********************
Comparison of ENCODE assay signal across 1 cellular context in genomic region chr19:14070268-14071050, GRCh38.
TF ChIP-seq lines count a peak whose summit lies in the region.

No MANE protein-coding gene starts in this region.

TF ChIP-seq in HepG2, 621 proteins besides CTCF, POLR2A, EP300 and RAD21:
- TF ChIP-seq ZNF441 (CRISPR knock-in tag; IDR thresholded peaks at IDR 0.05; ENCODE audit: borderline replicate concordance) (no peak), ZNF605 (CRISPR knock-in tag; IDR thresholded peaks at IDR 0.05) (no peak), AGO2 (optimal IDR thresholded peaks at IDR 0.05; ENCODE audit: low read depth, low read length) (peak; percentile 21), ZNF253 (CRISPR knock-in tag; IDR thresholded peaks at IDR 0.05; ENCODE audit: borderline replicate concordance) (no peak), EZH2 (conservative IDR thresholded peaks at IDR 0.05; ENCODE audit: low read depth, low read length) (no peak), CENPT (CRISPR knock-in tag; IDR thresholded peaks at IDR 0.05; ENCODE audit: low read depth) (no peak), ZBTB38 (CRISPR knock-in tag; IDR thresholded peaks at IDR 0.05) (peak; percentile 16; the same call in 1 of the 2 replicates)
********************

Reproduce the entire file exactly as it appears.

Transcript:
Comparison of ENCODE assay signal across 1 cellular context in genomic region chr19:14070268-14071050, GRCh38.
TF ChIP-seq lines count a peak whose summit lies in the region.

No MANE protein-coding gene starts in this region.

TF ChIP-seq in HepG2, 621 proteins besides CTCF, POLR2A, EP300 and RAD21:
- TF ChIP-seq ZNF441 (CRISPR knock-in tag; IDR thresholded peaks at IDR 0.05; ENCODE audit: borderline replicate concordance) (no peak), ZNF605 (CRISPR knock-in tag; IDR thresholded peaks at IDR 0.05) (no peak), AGO2 (optimal IDR thresholded peaks at IDR 0.05; ENCODE audit: low read depth, low read length) (peak; percentile 21), ZNF253 (CRISPR knock-in tag; IDR thresholded peaks at IDR 0.05; ENCODE audit: borderline replicate concordance) (no peak), EZH2 (conservative IDR thresholded peaks at IDR 0.05; ENCODE audit: low read depth, low read length) (no peak), CENPT (CRISPR knock-in tag; IDR thresholded peaks at IDR 0.05; ENCODE audit: low read depth) (no peak), ZBTB38 (CRISPR knock-in tag; IDR thresholded peaks at IDR 0.05) (peak; percentile 16; the same call in 1 of the 2 replicates)